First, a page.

FROM ISSUE NUMBER ONE (click to view larger):
TEXT OF ARTICLE:
The dog days of summer are upon us. And as we rumble over the simmering, blistering pavement, letting the breeze cool the perspiration from our faces – we ponder conditions that make even the most hardy among us sweat bullets: Slick ice. Plunging mercury. And a wind chill colder than the stare you got as you headed out the door to Milwaukee for a long weekend. In February.
Welcome to a sub-culture within a sub-culture: a growing group of custom bike enthusiasts willing to drive hundreds of ice-biting screws into their tires and throttle around a frozen race course at up to 60mph – a sideshow of sorts to the annual Mama Tried Custom Bike Show in Milwaukee.
“On the third day of the show, we like to relax a bit and join the ice racing. You run what you brung – it’s all a bit loosie goosie. Caps off a great weekend,” says Warren Heir, co-founder of the Mama Tried event.
Owners of custom motorized creations get caught up in the moment and roll their showpieces out from behind the velvet rope and on to the ice of McKinley Marina, where only the breakwaters shelter fans and riders from the vast frozen wasteland of Lake Michigan. What these custom bike riders might not have in total preparedness, they make up for in guts.
“It doesn’t really get more mid-west. What else are you going to do in the dead of winter? I’ll tell you: you race on the ice,” adds Warren.
Everybody has their own opinion of what length, what orientation and how many screws to use. Kold Kutters are popular – available in varying lengths and stud shape – the most fitting for icy conditions being the “Canadian.” Figures. Zealots spend hours further sharpening the screws one by one for tighter turns. How you pattern the screws for optimum grip is a subject best debated over a few cold ones (preferably from Milwaukee).
“Tracking on the ice. It’s a whole different mindset; it’s almost backwards,” muses our photographer and occasional ice-racer, Josh Kurpius, “but once you get over the fact that you’re riding on sheer ice – your traction is actually MUCH better than it is on the pavement.”
After you, Josh.
FROM ISSUE NUMBER TWO (click to view larger):
TEXT OF ARTICLE:
The sun hangs over a French border country meadow, extending a peaceful summer afternoon for those who know the place. Here, locals gather for a bit of wine, a bit of solitude and a bit of relaxation after a long week.
But today, the mood is going to be decidedly different: solace is replaced by the roar of straight pipes, crunching gears, and squeaky wheels pouring into the open field. A horde of rag tag bikers roll over the grass, and park – anywhere – to dismount. They shut off their growling motors one by one, until finally the silence returns.
It is a silence that is enthusiastically broken by the unloading and opening of precious cargo fresh from Germany: A fine Bavarian pilsner. As is tradition for these Harley Brothers, it is offered to the locals, and then shared among the riders who bungeed it to the back of their aging panheads a few hours ago. In another hour, they’ll be back on the road.
Harley Brothers. It’s a motorcycle club – of sorts – an affiliation of riders that all share a love of old Harleys and a good time. There is a clubhouse somewhere, but mostly what they have is a kindred spirit; one that burns within during their day jobs and is released when they hit the open road.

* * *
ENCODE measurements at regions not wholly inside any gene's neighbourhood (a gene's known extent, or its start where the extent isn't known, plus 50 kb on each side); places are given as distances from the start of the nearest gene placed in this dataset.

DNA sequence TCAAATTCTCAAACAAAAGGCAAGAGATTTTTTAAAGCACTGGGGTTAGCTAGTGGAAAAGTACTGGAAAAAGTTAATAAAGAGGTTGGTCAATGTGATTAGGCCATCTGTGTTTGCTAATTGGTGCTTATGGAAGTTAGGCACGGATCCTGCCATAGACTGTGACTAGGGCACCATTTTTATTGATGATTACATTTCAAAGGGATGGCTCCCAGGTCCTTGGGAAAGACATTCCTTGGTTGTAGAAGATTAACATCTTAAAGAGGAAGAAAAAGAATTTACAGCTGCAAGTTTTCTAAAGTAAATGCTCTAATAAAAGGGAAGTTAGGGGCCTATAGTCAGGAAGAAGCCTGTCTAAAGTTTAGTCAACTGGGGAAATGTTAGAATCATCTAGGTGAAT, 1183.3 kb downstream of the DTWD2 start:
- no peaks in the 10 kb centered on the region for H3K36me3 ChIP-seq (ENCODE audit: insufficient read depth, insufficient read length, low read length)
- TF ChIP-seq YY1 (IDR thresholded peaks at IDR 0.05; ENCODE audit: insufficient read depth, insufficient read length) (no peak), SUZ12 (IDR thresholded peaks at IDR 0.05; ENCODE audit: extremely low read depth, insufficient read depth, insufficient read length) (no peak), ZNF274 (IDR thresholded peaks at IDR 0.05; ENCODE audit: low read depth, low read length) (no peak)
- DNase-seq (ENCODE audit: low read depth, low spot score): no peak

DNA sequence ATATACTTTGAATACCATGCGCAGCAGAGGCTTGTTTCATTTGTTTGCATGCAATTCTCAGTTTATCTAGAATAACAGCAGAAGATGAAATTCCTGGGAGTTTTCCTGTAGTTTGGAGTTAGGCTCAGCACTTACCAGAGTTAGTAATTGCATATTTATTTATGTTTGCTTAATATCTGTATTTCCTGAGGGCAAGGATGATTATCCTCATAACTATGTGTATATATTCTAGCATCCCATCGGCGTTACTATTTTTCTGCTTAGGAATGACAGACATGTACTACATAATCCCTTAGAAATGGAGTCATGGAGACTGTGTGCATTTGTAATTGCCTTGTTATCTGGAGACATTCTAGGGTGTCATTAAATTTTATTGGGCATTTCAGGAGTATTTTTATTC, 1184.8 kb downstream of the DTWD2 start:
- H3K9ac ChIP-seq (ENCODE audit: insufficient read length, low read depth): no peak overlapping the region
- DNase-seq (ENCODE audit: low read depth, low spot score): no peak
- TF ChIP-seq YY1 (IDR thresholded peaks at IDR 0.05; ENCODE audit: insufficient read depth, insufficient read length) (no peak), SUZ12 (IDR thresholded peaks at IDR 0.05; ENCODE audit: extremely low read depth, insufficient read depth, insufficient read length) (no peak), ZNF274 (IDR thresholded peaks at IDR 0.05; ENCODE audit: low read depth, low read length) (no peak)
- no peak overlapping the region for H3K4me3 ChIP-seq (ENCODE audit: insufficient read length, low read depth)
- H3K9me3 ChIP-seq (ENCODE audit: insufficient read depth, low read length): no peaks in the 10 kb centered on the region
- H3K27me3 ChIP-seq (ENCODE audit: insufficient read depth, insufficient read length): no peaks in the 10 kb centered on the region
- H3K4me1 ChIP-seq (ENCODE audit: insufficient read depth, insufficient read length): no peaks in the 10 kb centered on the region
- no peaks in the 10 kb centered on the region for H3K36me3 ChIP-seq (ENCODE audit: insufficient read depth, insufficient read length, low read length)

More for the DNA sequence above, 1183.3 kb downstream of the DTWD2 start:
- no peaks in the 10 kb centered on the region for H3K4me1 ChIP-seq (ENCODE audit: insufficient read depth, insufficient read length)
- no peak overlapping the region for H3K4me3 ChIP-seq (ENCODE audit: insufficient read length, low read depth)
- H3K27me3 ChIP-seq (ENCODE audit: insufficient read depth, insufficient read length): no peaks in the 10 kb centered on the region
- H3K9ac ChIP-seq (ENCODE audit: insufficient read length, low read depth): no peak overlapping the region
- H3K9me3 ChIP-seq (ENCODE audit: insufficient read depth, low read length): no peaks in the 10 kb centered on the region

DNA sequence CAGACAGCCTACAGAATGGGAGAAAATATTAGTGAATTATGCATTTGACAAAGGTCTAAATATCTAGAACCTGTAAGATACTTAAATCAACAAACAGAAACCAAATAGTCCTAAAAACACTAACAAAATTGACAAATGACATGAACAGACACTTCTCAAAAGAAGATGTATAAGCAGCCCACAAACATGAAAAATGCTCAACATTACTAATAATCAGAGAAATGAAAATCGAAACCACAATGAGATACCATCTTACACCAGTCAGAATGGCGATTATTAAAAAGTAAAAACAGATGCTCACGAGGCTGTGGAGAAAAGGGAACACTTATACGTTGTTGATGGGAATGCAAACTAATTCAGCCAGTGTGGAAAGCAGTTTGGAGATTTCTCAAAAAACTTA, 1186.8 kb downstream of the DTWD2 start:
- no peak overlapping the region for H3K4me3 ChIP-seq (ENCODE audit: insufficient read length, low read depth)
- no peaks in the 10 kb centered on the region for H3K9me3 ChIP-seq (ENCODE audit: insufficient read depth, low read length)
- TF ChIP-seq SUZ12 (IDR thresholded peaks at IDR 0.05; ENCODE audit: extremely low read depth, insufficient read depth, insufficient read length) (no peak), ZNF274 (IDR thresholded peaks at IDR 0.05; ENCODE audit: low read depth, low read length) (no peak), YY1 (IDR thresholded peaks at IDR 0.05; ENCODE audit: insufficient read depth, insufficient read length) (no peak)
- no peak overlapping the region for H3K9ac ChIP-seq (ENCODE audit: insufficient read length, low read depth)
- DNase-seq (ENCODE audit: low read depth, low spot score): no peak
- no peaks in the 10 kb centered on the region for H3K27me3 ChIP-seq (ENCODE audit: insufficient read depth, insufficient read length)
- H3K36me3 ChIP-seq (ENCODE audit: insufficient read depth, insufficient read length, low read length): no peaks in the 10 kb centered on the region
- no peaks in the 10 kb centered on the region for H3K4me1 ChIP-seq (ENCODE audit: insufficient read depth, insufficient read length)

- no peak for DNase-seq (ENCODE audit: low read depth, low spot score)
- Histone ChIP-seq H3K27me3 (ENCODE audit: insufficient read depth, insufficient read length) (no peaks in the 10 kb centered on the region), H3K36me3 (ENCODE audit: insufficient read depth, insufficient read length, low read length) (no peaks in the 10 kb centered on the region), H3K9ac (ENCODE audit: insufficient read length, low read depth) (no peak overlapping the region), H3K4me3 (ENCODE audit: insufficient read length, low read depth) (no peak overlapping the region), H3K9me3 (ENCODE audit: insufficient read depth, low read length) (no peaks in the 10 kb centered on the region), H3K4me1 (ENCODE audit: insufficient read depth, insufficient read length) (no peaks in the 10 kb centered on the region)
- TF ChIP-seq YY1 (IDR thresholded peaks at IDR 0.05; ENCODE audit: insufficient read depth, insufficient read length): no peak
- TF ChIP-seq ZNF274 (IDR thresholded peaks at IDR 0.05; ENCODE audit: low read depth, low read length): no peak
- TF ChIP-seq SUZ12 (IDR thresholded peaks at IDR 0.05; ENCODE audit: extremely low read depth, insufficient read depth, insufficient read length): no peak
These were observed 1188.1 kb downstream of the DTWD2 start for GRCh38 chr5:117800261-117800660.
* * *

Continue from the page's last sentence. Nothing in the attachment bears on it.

And that’s what this weekend is about: riding. As they say, “the journey is the destination” and for this group it’s particularly true – because there is no hard and fast destination. Which is decidedly un-German, says Ben, a rider from its industrial heart. “Normally, you’d expect us Germans to have a plan. A schedule. Detailed maps and GPS. Designated meal and fuel stops. That’s what Germans do. But I don’t think anyone brings a map – or even a change of clothes.”
So if plans don’t bring these riders together, the old Harleys do. Many on this year’s ride run their own custom shops – giving new and interesting lives to old bikes. During the week they are biker businessmen, competing for the cash that pours in to investment-grade vintage Harley restorations. But these are not those bikes, and this weekend they are not those people. They have temporarily shed their positions, their jobs, their cares and even in some cases -- their names. It’s all about the ride, and the freedom that comes from putting these old machines to the test without the burden of a schedule or a profit margin.
Or rules. In Germany, when the bike is older than 30 years, normal inspection and safety regulations are relaxed. One is allowed to stretch the rules of what’s street legal – a custom builder’s paradise. Every bike is unique, every bike has a story, and every bike has a particular set of quirks - which often dictate the pace of the ride.
No matter; breakdowns are part of the fun. Calling for a part and waiting while someone rides 300 kms to deliver it means more time for partying and another adventurer to join the band. Harley Brothers may not pack plans, camping gear or toothbrushes, but among them they pack the collective knowledge to make any repair – even in the middle of nowhere.
If luck has it, the travelling circus meets up on the last day with other riders at Harley Brothers Clubhouse in Luxemburg. But because so much can happen over 48 hours – and often does - it’s only a “maybe.”
The spirit of Harley Brothers lives on the road.